Simple question from a beginner programmer, regarding Terminal

Discussion in 'Mac Programming' started by Hephaestus, Mar 22, 2011.

  1. Hephaestus macrumors 6502

    Joined:
    Apr 4, 2010
    #1
    I've been programming a few months now as part of my degree, using C. I use Xcode on my Macbook but like to compile the code in terminal since the one in the programme is too obtrusive for me, I don't like the white background and all the other text.

    I have one question. Does anyone know how to make all the unnecessary information in Terminal go away. For example when I run my UEXE file I always get this message at the top of the programme.


    Last login: Tue Mar 20 12:11:40 on abcdefg
    /Users/Johndoe/Desktop/Project/build/Debug/Project ; exit;
    bayley-111-52:~ Johndoe$ /Users/Johndoe/Docs/Project/build/Debug/Project ; exit;


    I want to remove all this so when I run my programme, all I see is my programme. I dislike all this extra information. I've been searching around for help but am struggling to solve this.

    Thanks
     
  2. notjustjay macrumors 603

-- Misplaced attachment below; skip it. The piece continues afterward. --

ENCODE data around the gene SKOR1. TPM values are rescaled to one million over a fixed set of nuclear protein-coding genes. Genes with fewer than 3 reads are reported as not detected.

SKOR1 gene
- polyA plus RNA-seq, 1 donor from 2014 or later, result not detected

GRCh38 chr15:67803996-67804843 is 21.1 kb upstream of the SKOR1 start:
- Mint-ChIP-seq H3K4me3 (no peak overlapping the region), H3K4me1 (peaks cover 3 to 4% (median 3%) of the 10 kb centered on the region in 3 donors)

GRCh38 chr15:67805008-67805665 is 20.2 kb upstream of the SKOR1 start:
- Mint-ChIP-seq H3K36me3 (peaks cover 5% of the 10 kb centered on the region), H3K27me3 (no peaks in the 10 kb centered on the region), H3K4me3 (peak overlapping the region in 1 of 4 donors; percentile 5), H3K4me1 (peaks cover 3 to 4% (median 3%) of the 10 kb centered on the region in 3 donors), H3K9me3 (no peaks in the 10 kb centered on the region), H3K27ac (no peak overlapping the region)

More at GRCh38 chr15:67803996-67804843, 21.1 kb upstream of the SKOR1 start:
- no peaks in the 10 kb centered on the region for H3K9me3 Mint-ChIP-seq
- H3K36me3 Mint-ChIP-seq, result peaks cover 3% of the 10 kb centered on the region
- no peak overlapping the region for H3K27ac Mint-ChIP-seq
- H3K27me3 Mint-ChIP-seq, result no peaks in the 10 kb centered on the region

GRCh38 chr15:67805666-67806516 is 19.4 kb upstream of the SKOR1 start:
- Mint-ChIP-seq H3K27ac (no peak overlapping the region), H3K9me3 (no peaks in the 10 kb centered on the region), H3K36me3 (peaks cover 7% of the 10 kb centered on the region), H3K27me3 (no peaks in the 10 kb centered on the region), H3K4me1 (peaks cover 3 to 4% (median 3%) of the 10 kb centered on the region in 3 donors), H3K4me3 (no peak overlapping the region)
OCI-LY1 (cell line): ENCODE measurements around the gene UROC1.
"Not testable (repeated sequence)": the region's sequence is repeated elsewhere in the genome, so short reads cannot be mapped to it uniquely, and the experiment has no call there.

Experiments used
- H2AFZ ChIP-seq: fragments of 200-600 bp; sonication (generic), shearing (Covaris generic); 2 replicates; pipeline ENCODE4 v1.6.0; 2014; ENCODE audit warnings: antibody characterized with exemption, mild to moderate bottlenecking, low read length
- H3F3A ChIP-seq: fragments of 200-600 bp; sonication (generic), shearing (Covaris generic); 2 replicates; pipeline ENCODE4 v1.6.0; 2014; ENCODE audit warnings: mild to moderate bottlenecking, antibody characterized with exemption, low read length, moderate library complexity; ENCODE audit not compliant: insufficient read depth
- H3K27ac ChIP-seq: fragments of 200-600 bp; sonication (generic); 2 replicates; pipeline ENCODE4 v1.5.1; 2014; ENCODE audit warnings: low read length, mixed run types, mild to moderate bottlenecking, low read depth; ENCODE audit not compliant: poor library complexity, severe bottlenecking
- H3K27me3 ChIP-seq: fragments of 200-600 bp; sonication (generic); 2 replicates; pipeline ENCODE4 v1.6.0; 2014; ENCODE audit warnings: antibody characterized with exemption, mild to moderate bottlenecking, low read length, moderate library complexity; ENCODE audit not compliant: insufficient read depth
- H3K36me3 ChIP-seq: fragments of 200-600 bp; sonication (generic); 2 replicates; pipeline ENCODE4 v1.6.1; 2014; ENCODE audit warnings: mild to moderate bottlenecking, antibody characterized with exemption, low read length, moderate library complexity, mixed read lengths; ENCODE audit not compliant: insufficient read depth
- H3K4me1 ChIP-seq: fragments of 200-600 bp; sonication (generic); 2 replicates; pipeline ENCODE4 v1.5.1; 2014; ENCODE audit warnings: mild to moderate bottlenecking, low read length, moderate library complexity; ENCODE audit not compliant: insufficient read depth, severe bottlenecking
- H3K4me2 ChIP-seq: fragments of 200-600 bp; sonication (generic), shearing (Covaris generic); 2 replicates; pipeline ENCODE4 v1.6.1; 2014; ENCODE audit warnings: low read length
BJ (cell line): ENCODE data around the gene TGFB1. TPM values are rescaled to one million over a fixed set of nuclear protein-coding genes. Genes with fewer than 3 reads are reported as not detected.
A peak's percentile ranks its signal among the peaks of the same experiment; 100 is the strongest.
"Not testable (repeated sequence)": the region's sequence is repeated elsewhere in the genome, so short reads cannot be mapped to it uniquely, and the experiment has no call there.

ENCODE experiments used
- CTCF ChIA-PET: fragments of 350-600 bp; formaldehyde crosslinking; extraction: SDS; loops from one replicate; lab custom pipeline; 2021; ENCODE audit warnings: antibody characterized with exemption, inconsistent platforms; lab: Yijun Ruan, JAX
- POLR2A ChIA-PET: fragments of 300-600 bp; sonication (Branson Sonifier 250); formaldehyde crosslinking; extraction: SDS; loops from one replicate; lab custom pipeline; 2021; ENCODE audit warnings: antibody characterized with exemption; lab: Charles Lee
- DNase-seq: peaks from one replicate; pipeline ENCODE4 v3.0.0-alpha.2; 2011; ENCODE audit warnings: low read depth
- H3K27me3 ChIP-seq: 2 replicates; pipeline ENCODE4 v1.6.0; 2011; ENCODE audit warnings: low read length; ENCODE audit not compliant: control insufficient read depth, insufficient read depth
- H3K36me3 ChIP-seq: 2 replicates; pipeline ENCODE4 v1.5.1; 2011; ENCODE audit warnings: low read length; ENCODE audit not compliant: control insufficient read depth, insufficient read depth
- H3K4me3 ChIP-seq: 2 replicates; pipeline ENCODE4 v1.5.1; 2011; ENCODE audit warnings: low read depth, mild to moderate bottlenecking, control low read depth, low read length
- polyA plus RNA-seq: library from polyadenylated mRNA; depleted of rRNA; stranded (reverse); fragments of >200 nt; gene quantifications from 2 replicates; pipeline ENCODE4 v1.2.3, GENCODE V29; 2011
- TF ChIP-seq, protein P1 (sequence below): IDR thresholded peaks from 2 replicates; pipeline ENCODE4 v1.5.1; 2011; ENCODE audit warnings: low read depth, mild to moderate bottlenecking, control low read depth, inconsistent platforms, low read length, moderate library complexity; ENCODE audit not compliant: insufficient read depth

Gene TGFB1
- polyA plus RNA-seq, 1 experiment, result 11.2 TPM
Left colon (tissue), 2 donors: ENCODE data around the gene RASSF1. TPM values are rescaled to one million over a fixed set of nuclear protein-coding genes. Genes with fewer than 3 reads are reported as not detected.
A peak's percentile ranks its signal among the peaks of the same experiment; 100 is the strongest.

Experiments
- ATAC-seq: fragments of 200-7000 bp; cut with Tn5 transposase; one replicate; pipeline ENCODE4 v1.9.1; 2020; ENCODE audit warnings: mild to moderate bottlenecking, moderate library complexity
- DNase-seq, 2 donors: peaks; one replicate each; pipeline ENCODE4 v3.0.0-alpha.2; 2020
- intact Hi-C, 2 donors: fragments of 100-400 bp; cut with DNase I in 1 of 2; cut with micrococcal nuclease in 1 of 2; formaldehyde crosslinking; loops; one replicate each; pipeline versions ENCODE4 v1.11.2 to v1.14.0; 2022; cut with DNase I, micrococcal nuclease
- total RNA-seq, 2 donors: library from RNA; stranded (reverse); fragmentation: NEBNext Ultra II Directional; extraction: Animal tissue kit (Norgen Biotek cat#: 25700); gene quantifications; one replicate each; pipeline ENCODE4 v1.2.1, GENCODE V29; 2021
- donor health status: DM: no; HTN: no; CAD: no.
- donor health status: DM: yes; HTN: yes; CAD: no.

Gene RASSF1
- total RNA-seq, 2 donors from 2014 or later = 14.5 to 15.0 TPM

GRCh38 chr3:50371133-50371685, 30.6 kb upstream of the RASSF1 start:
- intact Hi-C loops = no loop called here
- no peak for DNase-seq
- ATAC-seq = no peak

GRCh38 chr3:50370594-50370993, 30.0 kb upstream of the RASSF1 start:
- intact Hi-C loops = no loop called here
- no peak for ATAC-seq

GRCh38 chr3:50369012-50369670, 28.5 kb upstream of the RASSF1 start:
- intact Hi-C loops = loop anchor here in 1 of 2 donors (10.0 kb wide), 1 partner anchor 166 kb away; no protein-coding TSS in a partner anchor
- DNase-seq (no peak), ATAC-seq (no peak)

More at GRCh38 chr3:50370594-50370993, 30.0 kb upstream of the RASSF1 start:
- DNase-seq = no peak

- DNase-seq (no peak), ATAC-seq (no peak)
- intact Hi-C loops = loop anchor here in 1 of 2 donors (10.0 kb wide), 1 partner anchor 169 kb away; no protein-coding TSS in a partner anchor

notjustjay

    Joined:
    Sep 19, 2003
    Location:
    Canada, eh?
    #2
    I presume you are running your program by double-clicking on an icon which starts the shell and then invokes your program?
     
  3. Hephaestus thread starter macrumors 6502

    Joined:
    Apr 4, 2010
    #3
    Yeah thats right right. I'm double clicking the executable file in the debug folder inside the project folder.
     
  4. notjustjay macrumors 603

    notjustjay

    Joined:
    Sep 19, 2003
    Location:
    Canada, eh?
    #4
    I don't have XCode in front of me (I'm on a PC at work) so I can't be of much further help at this point, but hopefully someone can chime in. I think that there should be a way to change (or create) a startup shortcut that opens a new window to start your program directly without showing the shell login information.
     
  5. (marc) macrumors 6502a

    (marc)

    Joined:
    Sep 15, 2010
    Location:
    the woods
    #5
    Maybe customizing your bash prompt to something short does what you want. I'm not sure what you want to do is entirely doable with bash. You could try alternative shells, but I'm not an expert on this.
     
  6. Hephaestus, Mar 22, 2011